Interviewer:
But when you, when you um, urged him on March 30th not to...to attach the resignation, if you will, ah part to the, to the bombing halt speech - it was because of the bombing halt; it didn't have anything to do with Tet.
Busby:
No, it had ah, there was no ah connection between his March 31st withdrawal and ah, the events in Southeast Asia - the w-, the war events. The connection, as I saw it, was entirely between the effort he was making, which was without precedent in American presidential history to end a war by, in fact, ending the attack upon the enemy's territory. And ah, that was an unprecedented step, and it required ah, I felt ah, a high order of ah, accompanying action to make it credible.

L.B.J.'s trip to South Vietnam in 1961

Interviewer:
Now, in 1961 you went went to Southeast Asia w—w—w—with the President then the Vice President. What message did he br—bring back? I'm interested in, in the feeling that people didn't want American boys to come over there and also that, that Diem was, you know, nobody could replace Diem.
Busby:
In 1961, in the...in May of that year, after the Bay of Pigs episode in Cuba, President Kennedy asked Vice President Johnson to go to South Vietnam, because there were reports there ah, that the South Vietnamese were greatly upset by the conduct of the United States in regard to the Bay of Pigs and the fact that we did not follow through the landing and things of that sort. The trip was broadened subsequently, on the basis of other reports from other of our embassy outposts, to include the Philippines, ah Taiwan, ah Thailand, Pakistan and ah, India.
In all these points, not just, it began in Saigon with his, when he, where he met with President Diem, but in all those countries, the leaders who, of our, that were friendly to us were very unsettled about the conduct of the United States at the Bay of Pigs, the new administration, and they did not feel that ah, their feeling was that a great power, such as the United States, does not, is not tentative towards somebody who's established ah, a hostile stronghold 90 miles offshore, and the purpose of this trip was to, to be reassuring to them.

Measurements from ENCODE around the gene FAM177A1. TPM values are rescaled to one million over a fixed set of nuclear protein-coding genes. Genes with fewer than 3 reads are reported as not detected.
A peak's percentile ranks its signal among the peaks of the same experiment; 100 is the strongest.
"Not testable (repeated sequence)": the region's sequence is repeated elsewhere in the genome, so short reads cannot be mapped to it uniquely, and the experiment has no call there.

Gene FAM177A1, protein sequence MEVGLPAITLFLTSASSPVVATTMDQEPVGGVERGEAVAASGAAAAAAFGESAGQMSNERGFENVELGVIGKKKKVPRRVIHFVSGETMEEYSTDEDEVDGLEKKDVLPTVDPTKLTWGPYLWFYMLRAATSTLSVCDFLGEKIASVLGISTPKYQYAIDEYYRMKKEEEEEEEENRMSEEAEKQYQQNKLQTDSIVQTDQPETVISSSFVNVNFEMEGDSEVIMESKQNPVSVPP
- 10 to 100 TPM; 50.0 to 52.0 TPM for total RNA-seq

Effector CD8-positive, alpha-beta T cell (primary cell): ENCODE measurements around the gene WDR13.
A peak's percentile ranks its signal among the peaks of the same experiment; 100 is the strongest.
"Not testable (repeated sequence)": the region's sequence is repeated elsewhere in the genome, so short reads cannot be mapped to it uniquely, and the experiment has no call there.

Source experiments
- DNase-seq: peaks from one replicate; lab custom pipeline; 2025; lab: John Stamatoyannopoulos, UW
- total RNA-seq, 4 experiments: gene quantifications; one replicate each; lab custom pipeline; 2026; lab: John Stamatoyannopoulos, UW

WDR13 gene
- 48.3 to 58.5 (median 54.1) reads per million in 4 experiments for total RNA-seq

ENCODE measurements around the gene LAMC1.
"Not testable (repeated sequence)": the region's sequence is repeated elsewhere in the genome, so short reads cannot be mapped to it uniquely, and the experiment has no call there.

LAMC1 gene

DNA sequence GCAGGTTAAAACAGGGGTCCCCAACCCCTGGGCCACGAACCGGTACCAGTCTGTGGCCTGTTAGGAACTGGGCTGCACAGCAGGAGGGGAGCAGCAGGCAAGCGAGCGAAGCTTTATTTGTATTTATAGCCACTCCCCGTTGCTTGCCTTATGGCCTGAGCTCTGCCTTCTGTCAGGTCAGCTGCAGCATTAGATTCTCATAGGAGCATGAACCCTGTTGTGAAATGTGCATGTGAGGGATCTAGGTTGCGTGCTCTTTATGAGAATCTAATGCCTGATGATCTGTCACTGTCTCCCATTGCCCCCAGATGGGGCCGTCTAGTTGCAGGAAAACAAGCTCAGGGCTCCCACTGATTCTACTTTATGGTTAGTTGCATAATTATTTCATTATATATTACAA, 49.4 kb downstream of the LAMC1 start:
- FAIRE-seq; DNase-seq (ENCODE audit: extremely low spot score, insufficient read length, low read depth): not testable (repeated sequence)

Interviewer:
But wha—wha—what message did he bring back?
Busby:
The message that he brought back from his...the message that Vice President Johnson brought back from his uh, trip to Southeast Asia in 1961 was unanimous. Ah, among the leaders of the country he visited that they did not want a, a presence of foreign military uh, troops of any sort in their countries. They were ah...or, or in on, on the continent. They were fresh out from under colonial military rule and ah, at each stop, including Saigon this was the message, and it was in the report that Vice President Johnson presented to President Kennedy.
Interviewer:
Did...was there also a ah did he also have feelings that, that Diem was a good leader and that there wasn't anybody to replace him?
Busby:
On his ah...three days in, three or four days in South Vietnam in 1961 ah, President, Vice President Johnson talked several times in the palace there with ah, President Diem of South Vietnam. Ah, there was a great deal of criticism of Diem among ah, American State Department people and, and others. There was also a great deal of support for him among American military.
Um, President Johnson's assessment of the situation, just from his, what he saw was that Diem had done ah, a good job against strong odds, great odds - odds of culture and history and all else - at organizing a government and a country. Ah and, and making things run. But what he saw behind that, from talks with other people, was that there was not a, there was not a chain of command, there was not anybody behind Diem - and this was Vice President Johnson's view - who could do the same sort of job in organizing and conducting the affairs of South Vietnam.
Interviewer:
So when Johnson became President and Diem was gone, he inherited...he inherited this mess.
Busby:
Yes, only ah, about twenty days before Lyndon Johnson became President in ah, November of 1963, Diem ah, was killed in um, Saigon, and so he began...Lyndon Johnson began his Presidency with what he, with the situation there that he most feared.
Interviewer:
But...how did he feel about that? Uh, uh, we...we're out of film now, but I'm just...
Busby:
Well...
Interviewer:
Di—di—did he ever say, my God, that's...
Busby:
That's correct...

A portrait of L.B.J.

613...okay, pix roll...Mark it. Tone.
Interviewer:
Mr. Busby, what was the scene on that...final day there, when you walked into the President's bedroom and there were tailors, and valets, and doctors, and so on?
Busby: